We have analyzed this rule under Executive Order 13045, Protection of Children from Environmental Health Risks and Safety Risks. This temporary rule is not an economically significant rule and does not create an environmental risk to health or risk to safety that may disproportionately affect children.”
Fed. Reg., Ibid. at 50878.
The economic significance of the rule is noted in Reasons 10 and 11.
This analysis is yet another example of taking too narrow a view of the impacts attributable to the rule. Again, the impacts are those caused directly by implementing the rule and those caused by the Superferry entering, docking, unloading, and reloading in Nawiliwili Harbor.
The latter impacts are not clearly known because an environmental assessment was never done. Given that the Hawaii Supreme Court found that an absence of an environmental assessment violated the law, the appropriate assumption for purposes of analysis here is that the environmental impacts could be significant.
As a general rule, adverse environmental impacts fall heaviest on those who inherit the mess. Introduction of invasive species now means that the children will have to deal with the damage later. Increased depletion of the ‘aina increases the likelihood of ecological damage or collapse. The children today will have to learn how to live in the depleted world of tomorrow.
There are potential psychological effects of implementing the rule. Children watch as hundreds of people in their ‘ohana mobilize to prevent something that is not considered pono. Then they see military and police forces brought in to suppress the ‘ohana. The seeds of cynicism, anti-social behavior, depression, and other results of psychological trauma will be planted.
The blithe conclusion that the Superferry Security Zone will have no adverse impacts on children is not supported by the reality.
Reason 10: The analysis of impacts on small entities is incomplete.
Another example of the narrow focus of the Homeland Security Coast Guard is the “small entities” discussion. The rule states: “we anticipate that there will be little or no impact to these small entities due to the narrowly tailored scope of these changes, and to the fact that such entities can request permission from the Captain of the Port to enter the security zone when it is activated.”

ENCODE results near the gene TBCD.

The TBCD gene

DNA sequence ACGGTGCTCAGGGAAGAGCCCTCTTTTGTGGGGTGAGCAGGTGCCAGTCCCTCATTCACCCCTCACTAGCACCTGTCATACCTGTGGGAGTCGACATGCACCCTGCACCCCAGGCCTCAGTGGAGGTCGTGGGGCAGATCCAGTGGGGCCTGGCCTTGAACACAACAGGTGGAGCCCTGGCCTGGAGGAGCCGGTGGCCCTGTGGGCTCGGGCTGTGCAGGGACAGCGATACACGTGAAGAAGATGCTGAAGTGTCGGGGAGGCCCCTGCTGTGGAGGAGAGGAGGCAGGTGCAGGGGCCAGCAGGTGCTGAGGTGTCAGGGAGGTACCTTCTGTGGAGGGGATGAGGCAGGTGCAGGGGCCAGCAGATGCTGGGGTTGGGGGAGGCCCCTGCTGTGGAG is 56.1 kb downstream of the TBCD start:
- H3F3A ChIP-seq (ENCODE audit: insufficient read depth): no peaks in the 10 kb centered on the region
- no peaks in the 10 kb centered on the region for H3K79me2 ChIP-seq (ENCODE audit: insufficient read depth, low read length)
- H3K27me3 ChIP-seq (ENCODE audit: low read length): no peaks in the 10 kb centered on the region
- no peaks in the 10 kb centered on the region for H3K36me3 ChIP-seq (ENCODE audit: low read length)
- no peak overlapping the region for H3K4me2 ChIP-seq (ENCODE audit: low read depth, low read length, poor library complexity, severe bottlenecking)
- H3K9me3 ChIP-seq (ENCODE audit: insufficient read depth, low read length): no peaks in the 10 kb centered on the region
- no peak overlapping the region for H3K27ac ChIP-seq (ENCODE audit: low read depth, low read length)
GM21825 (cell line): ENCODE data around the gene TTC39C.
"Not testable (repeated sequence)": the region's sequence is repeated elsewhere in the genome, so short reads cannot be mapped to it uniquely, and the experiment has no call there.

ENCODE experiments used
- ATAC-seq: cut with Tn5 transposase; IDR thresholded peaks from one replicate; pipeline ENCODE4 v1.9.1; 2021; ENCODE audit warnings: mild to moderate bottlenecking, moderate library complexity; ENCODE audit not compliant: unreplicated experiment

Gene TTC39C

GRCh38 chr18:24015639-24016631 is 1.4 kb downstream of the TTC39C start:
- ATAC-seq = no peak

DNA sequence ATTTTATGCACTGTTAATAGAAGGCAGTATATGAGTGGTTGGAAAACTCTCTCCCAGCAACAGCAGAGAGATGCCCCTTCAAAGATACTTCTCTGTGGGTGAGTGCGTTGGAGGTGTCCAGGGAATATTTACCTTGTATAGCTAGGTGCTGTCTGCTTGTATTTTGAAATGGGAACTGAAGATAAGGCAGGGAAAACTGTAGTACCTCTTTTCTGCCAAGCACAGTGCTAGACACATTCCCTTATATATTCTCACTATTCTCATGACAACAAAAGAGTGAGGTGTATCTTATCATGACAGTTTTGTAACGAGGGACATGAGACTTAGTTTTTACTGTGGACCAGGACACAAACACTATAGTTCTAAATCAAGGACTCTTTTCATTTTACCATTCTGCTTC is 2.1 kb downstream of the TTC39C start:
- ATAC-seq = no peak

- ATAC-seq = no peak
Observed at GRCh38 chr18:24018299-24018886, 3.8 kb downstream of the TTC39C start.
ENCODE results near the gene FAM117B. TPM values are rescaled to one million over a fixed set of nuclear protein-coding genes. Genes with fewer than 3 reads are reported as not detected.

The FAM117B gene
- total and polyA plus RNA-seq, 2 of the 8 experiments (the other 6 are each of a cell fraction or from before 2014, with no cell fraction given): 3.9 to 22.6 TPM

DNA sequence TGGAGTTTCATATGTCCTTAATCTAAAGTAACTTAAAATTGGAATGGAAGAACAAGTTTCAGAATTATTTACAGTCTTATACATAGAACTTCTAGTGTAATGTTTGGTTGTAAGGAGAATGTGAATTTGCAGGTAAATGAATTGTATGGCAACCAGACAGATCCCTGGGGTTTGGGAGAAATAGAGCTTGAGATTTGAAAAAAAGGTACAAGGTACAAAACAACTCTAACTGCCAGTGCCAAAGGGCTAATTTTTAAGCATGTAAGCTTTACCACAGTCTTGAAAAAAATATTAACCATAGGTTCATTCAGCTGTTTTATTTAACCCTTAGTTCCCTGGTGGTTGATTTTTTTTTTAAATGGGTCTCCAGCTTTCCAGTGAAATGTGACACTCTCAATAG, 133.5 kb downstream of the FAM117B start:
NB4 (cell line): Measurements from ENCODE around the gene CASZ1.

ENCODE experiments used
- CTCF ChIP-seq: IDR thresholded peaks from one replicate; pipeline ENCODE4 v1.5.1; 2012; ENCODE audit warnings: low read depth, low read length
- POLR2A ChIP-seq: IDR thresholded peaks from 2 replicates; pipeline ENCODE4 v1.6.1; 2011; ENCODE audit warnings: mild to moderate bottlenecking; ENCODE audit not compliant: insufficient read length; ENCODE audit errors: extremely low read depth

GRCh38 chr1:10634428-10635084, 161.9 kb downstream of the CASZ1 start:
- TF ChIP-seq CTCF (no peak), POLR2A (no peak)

Fed. Reg. Ibid. 50878.
The only impact to small entities acknowledged is the impact of creating the security zone when the Superferry is using the harbor; there is no discussion of impacts from Superferry itself.
Yet many of the objections to the Superferry are from local small businesses that would be adversely affected by the Superferry. Imported competition from Honolulu for everything from construction jobs to fish can adversely impact small entities on Kaua’i. The introduction of still more cars to a car-jammed island will cause economic harm to small businesses. All of these impacts are attributable to the creation of the security zone because but for the creation
of that zone the Superferry impacts would not materialize.
Reason 11: The analysis of the private property impacts is inadequate and contradictory.
The rule states:
“Taking of Private Property
This temporary rule will not affect a taking of private property or otherwise have taking implications under Executive Order 12630, Governmental Actions and Interference with Constitutionally Protected Property Rights.”
Fed. Reg. Ibid at 50878.
Yet the rule contains the following provision:
(1) Under 33 CFR 165.33, entry by persons or vessels into the security zones created by this section and activated as described in paragraph (b) of this section is prohibited unless authorized by the Coast Guard Captain of the Port, Honolulu or his or her designated representatives. Operation of any type of vessel, including every description of watercraft or other artificial contrivance used, or capable of being used, as a means of transportation on water, within
the security zone is prohibited. Under authority of 50 U.S.C. 192, if a vessel is found to be operating within the security zone without permission of the Captain of the Port, Honolulu, and refuses to leave, the vessel is subject to seizure and forfeiture.”
Fed Reg Ibid. at 50879 (emphasis added).
The rule envisions enforcement to include the seizure and forfeiture of private property and simultaneously claims that the rule will not involve the taking of private property.
Reason 12: The analysis incorrectly found that this rule is not a significant regulatory action.
The rule contains the following: